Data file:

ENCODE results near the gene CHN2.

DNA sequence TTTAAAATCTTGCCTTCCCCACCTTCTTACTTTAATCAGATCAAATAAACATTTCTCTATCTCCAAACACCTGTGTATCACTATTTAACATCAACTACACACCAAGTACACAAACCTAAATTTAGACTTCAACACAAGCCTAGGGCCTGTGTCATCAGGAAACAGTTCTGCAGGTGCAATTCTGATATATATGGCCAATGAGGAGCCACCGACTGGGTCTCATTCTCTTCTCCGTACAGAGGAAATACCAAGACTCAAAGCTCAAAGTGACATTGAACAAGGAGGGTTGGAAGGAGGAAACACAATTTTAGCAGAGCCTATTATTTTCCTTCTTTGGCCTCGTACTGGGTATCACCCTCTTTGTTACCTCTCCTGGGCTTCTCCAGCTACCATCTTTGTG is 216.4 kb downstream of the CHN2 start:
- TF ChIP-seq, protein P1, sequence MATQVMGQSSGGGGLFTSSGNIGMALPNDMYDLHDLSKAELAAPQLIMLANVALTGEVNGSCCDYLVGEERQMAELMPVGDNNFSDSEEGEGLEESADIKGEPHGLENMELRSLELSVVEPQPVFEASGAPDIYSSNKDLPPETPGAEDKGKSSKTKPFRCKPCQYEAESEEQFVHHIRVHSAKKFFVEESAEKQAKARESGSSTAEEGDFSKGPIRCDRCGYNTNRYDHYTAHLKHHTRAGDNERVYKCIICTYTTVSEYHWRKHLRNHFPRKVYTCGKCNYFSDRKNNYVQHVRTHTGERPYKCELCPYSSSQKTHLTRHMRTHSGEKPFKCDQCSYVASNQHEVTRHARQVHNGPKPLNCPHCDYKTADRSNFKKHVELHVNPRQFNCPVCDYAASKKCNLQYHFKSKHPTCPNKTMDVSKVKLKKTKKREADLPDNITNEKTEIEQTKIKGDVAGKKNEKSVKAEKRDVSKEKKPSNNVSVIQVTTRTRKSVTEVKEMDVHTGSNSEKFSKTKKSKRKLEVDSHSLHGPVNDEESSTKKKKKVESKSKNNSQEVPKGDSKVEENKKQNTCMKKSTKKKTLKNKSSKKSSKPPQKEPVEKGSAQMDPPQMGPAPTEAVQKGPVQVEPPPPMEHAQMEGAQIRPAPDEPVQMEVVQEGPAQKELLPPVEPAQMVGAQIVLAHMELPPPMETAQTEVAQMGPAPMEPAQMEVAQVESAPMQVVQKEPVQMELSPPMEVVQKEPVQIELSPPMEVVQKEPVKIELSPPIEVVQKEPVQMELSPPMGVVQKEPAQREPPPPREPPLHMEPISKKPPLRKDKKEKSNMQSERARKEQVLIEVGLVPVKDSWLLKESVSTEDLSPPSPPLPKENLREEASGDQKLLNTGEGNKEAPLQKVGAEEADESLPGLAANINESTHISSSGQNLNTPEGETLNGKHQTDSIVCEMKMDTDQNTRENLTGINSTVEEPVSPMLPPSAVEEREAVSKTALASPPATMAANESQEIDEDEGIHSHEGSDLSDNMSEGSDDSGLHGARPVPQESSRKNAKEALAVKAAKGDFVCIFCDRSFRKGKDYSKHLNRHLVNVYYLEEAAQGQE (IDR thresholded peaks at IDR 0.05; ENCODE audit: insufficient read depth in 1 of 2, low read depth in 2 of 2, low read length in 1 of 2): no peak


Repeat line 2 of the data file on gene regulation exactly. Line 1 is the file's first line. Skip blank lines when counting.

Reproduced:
DNA sequence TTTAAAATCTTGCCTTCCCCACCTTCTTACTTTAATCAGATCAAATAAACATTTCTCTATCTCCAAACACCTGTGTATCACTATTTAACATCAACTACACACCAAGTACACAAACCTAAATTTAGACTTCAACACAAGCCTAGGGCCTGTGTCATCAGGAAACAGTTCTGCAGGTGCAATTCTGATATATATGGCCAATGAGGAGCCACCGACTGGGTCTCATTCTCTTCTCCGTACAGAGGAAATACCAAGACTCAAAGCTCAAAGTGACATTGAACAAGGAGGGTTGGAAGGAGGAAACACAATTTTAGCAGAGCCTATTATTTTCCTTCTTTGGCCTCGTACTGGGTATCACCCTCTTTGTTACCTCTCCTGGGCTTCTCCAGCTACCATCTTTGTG is 216.4 kb downstream of the CHN2 start: